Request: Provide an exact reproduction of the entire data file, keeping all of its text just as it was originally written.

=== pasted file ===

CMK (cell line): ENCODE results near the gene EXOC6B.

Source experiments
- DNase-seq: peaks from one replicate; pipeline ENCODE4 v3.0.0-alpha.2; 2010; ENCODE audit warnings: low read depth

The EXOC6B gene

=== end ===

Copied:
CMK (cell line): ENCODE results near the gene EXOC6B.

Source experiments
- DNase-seq: peaks from one replicate; pipeline ENCODE4 v3.0.0-alpha.2; 2010; ENCODE audit warnings: low read depth

The EXOC6B gene